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Visiting the railroad station at Vlissingen, The Netherlands: neo-Baroque structure by Sybold van Ravesteyn
Ecclesiastical, stylistic hints?
In a somewhat unusual neo-Baroque style, this building at Vlissingen, The Netherlands, dates from 1950. Its architect was Sybold van Ravesteyn (1889-1983)(1).
Features include a number of conspicuous, rounded gables.
The exterior of the building has a number of sculptures by Jo Uiterwaal (1897-1972), who worked in partnership with Sybold van Ravesteyn on a number of projects.
As a whole, the building exudes a sense of an ecclesiastical building, in my view, as if inspired by the the ornate frontages of large church buildings of Antwerp, and elsewhere.
The previous station building in Vlissingen, destroyed in World War Two, was built in 1894 in Neo-Renaissance style. The railroad came to Vlissingen in 1872 and for some decades in the late 19th century both the port of Vlissingen and the city itself boasted separate stations; this arrangement, however, eventually became unsustainable. However, for many years after the closure of the City's separate railroad station, the one at the port was still known as Vlissingen Haven .
Vlissingen is in the Zeeland province of The Netherlands: very much a maritime province of a country already closely linked with the sea. The railroad station is located at Stationsplein 1-5 , Vlissingen. Many people arrive at the station as sea travellers, whether by ferry from from Breskens, The Netherlands, south of the Scheldt (Dutch: Schelde ) estuary, or from Sheerness, England, across the North Sea (Dutch: Noordzee ). However, at least for rail travel, this station. being a terminus, is most definitely one which the traveller goes to, rather than through; even though an onward journey may involve sea travel.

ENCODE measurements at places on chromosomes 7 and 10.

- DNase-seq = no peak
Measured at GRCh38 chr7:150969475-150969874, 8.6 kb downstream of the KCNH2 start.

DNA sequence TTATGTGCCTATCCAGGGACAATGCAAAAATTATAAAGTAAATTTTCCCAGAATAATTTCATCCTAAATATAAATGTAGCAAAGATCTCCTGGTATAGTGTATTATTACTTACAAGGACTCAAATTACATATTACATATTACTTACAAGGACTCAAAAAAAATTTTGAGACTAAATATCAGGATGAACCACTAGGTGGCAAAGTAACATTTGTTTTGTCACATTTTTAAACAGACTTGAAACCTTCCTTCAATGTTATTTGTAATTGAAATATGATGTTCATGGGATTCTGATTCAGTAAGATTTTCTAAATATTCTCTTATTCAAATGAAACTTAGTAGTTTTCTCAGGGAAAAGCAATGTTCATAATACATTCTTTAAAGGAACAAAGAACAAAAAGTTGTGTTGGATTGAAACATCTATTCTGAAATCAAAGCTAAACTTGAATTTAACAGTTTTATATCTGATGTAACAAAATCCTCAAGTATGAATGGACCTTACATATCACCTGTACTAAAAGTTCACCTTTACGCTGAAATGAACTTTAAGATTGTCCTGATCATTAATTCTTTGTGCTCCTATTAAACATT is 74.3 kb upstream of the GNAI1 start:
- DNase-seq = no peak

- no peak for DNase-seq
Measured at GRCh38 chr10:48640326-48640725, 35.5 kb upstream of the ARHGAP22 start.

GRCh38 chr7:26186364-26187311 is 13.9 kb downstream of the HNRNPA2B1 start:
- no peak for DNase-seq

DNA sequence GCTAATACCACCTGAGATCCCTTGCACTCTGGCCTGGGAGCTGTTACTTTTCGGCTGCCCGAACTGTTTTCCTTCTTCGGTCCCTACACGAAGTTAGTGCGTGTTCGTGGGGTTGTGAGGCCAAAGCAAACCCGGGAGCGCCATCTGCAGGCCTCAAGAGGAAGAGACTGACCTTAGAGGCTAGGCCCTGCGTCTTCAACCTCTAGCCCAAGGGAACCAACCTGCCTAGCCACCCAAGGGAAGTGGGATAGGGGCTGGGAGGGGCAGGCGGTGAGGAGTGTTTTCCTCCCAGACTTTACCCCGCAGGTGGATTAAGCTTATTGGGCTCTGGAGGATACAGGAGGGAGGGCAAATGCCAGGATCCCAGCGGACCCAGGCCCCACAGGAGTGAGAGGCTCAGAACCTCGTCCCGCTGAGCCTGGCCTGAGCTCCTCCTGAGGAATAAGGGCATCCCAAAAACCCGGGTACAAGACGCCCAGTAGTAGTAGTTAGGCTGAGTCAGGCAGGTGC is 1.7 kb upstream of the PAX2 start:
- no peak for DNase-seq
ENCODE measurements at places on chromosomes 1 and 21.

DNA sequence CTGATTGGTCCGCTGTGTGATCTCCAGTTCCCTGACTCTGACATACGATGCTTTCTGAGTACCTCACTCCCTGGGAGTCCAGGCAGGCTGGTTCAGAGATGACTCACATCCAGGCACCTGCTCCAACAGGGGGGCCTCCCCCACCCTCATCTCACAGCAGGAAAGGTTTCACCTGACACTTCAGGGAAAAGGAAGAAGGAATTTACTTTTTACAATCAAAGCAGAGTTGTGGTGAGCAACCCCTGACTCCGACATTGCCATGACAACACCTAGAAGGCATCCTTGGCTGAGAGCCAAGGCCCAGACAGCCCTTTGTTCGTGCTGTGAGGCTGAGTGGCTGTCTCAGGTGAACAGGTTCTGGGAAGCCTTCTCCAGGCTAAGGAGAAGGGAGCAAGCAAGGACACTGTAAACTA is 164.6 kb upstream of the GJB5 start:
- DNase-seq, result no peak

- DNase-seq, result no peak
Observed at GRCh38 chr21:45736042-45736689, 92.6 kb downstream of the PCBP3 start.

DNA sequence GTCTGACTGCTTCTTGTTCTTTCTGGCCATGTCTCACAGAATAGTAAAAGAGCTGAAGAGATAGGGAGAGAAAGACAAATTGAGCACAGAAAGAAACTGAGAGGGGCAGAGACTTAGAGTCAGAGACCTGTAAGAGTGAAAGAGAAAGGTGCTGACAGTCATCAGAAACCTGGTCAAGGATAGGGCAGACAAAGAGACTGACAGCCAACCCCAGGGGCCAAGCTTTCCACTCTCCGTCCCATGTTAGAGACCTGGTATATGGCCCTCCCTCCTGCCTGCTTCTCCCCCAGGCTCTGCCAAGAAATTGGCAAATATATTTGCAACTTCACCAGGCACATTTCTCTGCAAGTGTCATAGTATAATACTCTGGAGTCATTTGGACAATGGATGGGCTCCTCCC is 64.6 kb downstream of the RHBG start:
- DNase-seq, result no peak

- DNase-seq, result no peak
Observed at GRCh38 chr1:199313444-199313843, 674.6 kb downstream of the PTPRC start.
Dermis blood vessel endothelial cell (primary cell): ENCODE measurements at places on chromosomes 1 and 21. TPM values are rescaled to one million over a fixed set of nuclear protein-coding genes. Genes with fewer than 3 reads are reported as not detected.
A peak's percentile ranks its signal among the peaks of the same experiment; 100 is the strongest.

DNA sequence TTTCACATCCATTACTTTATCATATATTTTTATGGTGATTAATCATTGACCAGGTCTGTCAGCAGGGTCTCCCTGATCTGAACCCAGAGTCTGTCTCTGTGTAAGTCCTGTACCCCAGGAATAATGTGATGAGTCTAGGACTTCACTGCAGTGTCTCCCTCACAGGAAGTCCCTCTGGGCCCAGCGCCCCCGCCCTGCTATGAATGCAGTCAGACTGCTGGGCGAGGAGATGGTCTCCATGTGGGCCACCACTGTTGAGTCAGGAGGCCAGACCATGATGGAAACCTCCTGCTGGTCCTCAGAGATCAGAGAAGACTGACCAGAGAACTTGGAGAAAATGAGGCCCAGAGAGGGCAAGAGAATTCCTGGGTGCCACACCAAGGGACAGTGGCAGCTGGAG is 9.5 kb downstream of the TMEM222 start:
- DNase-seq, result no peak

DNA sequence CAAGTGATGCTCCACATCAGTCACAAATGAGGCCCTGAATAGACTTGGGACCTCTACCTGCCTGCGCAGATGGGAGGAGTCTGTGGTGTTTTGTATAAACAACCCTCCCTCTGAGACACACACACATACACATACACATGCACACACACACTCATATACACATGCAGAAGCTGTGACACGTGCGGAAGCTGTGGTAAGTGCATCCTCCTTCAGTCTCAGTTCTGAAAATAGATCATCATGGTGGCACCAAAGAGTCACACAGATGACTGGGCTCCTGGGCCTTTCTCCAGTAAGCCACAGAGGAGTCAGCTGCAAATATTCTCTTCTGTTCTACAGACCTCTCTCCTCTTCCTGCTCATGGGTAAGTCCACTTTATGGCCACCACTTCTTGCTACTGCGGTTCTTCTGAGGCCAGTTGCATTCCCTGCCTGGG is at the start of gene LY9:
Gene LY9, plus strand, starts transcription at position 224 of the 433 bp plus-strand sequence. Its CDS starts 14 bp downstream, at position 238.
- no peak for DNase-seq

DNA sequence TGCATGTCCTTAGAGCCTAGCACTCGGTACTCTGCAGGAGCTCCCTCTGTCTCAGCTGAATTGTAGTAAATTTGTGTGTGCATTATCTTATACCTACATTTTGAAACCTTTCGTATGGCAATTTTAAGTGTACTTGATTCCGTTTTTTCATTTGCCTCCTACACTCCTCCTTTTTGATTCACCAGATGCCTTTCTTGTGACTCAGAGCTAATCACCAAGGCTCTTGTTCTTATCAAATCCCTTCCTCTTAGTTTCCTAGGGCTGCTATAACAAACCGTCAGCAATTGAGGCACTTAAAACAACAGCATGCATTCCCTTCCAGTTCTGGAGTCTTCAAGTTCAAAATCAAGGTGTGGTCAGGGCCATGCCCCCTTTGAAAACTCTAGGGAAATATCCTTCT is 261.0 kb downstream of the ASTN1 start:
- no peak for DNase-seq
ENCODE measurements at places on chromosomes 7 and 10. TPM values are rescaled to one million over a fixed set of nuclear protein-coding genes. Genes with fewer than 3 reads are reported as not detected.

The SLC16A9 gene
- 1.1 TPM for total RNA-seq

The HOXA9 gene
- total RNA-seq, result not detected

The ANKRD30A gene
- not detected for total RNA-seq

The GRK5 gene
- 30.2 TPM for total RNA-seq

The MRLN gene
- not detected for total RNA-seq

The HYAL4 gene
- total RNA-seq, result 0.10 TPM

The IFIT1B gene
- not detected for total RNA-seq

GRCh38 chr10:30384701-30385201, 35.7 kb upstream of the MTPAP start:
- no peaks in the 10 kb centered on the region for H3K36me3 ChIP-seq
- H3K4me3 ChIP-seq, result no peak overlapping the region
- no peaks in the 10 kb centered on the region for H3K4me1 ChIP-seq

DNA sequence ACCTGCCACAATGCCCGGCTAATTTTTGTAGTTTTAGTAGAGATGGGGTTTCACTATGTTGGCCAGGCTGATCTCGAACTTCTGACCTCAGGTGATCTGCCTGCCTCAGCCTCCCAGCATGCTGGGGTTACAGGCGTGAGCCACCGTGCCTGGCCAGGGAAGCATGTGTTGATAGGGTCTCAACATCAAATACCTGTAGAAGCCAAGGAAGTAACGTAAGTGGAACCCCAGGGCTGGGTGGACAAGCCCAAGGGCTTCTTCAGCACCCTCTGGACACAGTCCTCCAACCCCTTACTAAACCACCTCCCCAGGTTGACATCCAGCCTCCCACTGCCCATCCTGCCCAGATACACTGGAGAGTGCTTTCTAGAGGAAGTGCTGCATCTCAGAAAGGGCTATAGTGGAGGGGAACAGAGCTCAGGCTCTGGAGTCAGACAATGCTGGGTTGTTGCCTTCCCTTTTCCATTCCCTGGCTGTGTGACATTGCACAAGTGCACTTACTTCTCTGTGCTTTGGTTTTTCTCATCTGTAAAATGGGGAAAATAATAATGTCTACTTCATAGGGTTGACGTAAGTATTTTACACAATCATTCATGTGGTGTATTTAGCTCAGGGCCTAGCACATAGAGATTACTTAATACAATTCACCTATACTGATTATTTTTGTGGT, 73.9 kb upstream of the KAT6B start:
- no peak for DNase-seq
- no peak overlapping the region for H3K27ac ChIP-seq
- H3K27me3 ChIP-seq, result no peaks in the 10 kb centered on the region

December 17, 2012
(1) Other works by architect van Ravesteyn include various other railroad stations — in a wide variety of architectural styles — including Rotterdam's Central Station (Dutch: Centraal Station ). Interestingly, several of the station buildings which he designed have now been demolished; one may assume that this fate is likely to escape Vlissingen's railroad station because of the national monument (Dutch: Rijksmonument ) status which it has acquired. But despite the sorry history of some of the buildings for which he was responsible, the versatility of this architect's designs remains undoubted.
Also worth seeing
In Vlissingen itself, other attractions include the Sint-Jacobskerk , the tower of which dominates the city, and the state of Admiral de Ruyter, overlooking the Scheldt estuary.
Middelburg (distance: 7.5 kilometres); among its visitor attractions are the Lange Jan tower, and the 15th and 16th century Town Hall .
How to get there: Airlines flying to Amsterdam Airport from New York include Delta Airlines and KLM. The Dutch railroad company NS (Nederlandse Spoorwegen) maintains rail services from Amsterdam to Vlissingen . There is car rental availability at Amsterdam airport. Please check with the airline or your travel agent for up to date information.
MJFenn is an independent travel writer based in Ontario, Canada.
Other of my hubpages may also be of interest
- Visiting Vlissingen, The Netherlands: seafaring memories and fine church architecture
- Visiting the most conspicuous landmark of Middelburg, The Netherlands: the Lange Jan tower
- Visiting the Central Station, Eindhoven, The Netherlands: a unique 1956 design by Koen van der Gaast
- Visiting the Central Railroad Station, Amsterdam: neo-Renaissance and neo-Gothic building by P. J. H
- Visiting the astonishing Central Railroad Station, Antwerp, Belgium: masterpiece structure by Louis